Remember Cash for Clunkers?

cash-for-clunkers

Yeah, it was an environmental nightmare.

According to E Magazine, the “Clunkers” program, which is officially known as the Car Allowance Rebates System (CARS), produced tons of unnecessary waste while doing little to curb greenhouse gas emissions.

The program’s first mistake seems to have been its focus on car shredding, instead of car recycling. With 690,000 vehicles traded in, that’s a pretty big mistake.

According to the Automotive Recyclers Association (ARA), automobiles are almost completely recyclable, down to their engine oil and brake fluid. But many of the “Cash for Clunkers” cars were never sent to recycling facilities. The agency reports that the cars’ engines were instead destroyed by federal mandate, in order to prevent dealers from illicitly reselling the vehicles later.

The remaining parts of each car could then be put up for auction, but program guidelines also required that after 180 days, no matter how much of the car was left, the parts woud be sent to a junkyard and shredded.

Shredding vehicles results in its own environmental nightmare. For each ton of metal produced by a shredding facility, roughly 500 pounds of “shredding residue” is also produced, which includes polyurethane foams, metal oxides, glass and dirt. All totaled, about 4.5 million tons of that residue is already produced on average every year. Where does it go? Right into a landfill.

Cash for Clunkers didn’t drive sales. It simply compressed the rest of the year’s sales into a few weeks creating the image of driving sales. Few people who weren’t in the market for a new car would have spent the thousands of dollars above and beyond the Cash for Clunker subsidy. Nobody who bought a new car in the rush of July and August is going to buy another one any time soon.

So what did Cash for Clunkers accomplish other than dirtying up the environment? It took money from some Americans and gave it to others to buy cars they were planning to buy anyway. It also paid them to destroy assets with remaining value driving up the cost of used cars. It was a net negative for the environment because of the dust-to-dust energy cost of a new car is much higher than a “recycled” used car. We destroyed all the recycled cars.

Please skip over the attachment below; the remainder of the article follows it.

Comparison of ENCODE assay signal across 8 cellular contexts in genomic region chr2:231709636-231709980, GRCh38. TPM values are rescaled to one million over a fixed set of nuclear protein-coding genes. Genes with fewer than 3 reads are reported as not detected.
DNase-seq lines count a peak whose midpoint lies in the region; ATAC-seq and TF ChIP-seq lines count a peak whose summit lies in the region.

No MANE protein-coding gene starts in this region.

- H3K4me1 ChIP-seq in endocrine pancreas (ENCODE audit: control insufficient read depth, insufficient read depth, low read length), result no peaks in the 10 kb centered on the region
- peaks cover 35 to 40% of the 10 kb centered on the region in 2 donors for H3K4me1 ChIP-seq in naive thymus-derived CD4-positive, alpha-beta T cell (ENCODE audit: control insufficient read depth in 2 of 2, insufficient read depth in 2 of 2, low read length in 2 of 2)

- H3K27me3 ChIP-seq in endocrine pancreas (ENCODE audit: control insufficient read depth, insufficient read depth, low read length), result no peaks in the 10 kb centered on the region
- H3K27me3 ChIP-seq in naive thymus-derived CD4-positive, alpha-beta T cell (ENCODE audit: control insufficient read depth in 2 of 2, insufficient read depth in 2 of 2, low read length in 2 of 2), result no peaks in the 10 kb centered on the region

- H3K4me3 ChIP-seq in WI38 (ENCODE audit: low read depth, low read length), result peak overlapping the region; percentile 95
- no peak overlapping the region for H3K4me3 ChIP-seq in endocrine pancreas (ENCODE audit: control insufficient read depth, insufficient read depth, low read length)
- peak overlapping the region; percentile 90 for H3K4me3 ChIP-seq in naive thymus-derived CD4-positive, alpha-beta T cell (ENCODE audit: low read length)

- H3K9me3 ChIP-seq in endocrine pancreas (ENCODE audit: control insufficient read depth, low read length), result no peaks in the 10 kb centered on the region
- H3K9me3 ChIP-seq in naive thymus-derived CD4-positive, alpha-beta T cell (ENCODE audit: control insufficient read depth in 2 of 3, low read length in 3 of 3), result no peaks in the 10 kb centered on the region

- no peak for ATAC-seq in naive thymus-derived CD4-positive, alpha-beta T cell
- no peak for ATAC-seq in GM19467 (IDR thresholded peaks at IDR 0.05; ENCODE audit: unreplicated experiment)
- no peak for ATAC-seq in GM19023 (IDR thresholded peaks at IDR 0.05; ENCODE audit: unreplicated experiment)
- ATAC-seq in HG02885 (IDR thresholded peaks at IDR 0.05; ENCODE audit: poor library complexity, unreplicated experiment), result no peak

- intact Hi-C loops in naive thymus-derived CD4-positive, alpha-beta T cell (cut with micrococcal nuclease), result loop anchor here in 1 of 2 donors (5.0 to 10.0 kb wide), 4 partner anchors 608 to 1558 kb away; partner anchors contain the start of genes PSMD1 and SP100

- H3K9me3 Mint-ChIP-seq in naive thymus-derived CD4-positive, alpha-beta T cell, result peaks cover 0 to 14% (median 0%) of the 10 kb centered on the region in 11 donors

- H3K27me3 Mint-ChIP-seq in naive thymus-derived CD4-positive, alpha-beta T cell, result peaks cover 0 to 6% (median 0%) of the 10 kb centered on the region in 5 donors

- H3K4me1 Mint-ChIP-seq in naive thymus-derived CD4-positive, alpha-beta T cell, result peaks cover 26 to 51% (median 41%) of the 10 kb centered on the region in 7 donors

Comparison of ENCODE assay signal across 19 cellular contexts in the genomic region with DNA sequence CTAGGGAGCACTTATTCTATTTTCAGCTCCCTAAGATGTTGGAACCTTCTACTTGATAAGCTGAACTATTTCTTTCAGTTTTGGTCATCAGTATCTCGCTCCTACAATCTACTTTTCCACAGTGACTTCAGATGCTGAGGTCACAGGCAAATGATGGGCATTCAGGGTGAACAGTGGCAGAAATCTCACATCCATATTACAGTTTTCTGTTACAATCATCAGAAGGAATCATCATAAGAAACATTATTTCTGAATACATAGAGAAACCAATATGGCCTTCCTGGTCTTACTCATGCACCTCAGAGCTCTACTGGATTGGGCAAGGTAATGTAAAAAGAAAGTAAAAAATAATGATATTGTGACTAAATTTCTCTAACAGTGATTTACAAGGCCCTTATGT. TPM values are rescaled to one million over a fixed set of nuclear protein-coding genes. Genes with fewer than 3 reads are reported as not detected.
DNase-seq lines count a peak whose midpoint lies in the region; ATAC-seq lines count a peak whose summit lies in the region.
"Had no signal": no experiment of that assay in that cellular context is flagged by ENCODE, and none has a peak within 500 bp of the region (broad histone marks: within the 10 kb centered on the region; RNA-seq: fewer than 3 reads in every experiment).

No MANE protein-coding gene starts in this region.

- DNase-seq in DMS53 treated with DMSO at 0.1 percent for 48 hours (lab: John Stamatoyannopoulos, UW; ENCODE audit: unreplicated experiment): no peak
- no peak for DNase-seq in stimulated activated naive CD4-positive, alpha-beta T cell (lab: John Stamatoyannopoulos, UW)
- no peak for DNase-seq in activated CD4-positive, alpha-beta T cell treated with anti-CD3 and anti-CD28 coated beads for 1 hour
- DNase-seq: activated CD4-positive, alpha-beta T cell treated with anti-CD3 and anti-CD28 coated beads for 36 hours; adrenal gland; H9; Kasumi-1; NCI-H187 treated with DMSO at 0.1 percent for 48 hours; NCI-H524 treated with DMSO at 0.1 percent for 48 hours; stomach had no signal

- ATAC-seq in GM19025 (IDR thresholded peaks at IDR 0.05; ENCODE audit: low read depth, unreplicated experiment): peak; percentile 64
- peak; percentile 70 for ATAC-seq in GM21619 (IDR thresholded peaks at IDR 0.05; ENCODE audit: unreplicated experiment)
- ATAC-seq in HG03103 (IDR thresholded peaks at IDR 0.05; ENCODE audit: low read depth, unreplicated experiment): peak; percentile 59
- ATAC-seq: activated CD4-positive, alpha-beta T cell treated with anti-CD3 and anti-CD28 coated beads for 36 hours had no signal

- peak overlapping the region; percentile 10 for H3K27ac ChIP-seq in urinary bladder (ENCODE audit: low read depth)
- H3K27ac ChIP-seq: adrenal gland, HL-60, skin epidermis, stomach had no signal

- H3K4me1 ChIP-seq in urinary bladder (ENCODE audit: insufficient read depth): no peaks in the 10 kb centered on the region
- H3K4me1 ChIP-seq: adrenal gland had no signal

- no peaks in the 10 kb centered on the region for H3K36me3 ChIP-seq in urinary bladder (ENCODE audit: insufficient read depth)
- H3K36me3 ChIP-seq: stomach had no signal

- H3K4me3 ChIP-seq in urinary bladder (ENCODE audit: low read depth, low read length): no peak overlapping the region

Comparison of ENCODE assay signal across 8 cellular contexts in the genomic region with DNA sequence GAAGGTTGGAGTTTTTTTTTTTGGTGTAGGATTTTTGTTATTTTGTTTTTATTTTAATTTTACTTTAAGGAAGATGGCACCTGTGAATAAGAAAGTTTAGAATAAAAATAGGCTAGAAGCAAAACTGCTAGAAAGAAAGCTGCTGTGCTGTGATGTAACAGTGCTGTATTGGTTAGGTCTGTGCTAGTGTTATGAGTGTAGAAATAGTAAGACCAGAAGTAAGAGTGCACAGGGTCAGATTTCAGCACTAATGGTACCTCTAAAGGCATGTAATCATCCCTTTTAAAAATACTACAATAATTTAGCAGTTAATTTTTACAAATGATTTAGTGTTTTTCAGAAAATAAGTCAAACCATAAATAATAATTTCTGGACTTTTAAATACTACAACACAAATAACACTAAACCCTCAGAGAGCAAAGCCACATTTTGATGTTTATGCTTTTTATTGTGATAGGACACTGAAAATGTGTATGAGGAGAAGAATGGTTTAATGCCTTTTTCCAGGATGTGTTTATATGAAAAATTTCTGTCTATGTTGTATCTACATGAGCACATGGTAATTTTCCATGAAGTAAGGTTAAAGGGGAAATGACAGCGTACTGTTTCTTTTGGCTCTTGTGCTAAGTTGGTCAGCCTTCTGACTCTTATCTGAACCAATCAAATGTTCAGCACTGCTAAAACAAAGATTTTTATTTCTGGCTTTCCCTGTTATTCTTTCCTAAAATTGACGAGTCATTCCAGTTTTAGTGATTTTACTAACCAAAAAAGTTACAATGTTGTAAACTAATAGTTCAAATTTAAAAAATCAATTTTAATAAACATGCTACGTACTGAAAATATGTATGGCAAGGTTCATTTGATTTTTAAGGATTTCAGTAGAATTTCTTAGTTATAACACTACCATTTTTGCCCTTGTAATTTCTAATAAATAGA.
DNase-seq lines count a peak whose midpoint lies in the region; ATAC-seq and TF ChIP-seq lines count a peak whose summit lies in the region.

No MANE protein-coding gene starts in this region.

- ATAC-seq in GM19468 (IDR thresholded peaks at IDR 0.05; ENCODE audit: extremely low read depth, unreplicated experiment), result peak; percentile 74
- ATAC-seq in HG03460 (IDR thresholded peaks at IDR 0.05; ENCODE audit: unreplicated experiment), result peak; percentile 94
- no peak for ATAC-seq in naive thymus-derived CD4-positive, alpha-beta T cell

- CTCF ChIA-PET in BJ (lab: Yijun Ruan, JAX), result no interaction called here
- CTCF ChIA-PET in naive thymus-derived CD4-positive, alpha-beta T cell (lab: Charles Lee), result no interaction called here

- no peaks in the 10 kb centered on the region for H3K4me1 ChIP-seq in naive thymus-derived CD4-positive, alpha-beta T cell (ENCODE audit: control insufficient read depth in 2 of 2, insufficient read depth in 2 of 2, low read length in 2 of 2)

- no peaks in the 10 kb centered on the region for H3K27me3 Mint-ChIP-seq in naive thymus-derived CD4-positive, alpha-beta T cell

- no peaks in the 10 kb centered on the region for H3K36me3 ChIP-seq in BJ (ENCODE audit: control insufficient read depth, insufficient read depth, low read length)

One more economic cargo cult boondoggle from a central bureaucracy that believes destroying marginal utility helps the economy. It doesn’t.

If it did, why not pay people to demolish their houses and build new, energy efficient houses? Why not give people money to trash old appliances and buy new that use less energy? There are thousands of things we could be paid to destroy besides cars. We could pay businesses to destroy machine tools and farmers to destroy tractors and combines. Think of the sales that would be the result! If using tax dollars to pay to destroy assets grows the economy and is “successful beyond anybody’s imagination,” why stop now?

Repeat after me. Breaking windows does not grow the economy. It is a fallacy. It is nothing but a shell game where money is hidden and moved around. It is damned embarrassing that so many people believe otherwise.

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4 Responses to Remember Cash for Clunkers?

  1. R.D. Walker says:

    It doesn’t take an environmental biologist or a macro economist to understand this isn’t good for the environment or the economy.

  2. notamobster says:

    It’s amazing that “intelligent” people believe the broken window fallacy. Of course, they did elect President Lud. Twice. :-(

  3. trebor snoyl says:

    This is like watching someone commit murder.

  4. James says:

    Cash for Clunkers hurt poor people by eliminating the supply of cheap used vehicles. If you are a college student without the up front capital to buy a new car, but can afford the incremental cost to operate one, you’re going to buy a $500 beat up gas guzzling SUV. Especially if your commute isn’t long.

    Nah, it’s better to buy a new Prius and put the tab on your student loan, so you’ll never pay the government back.

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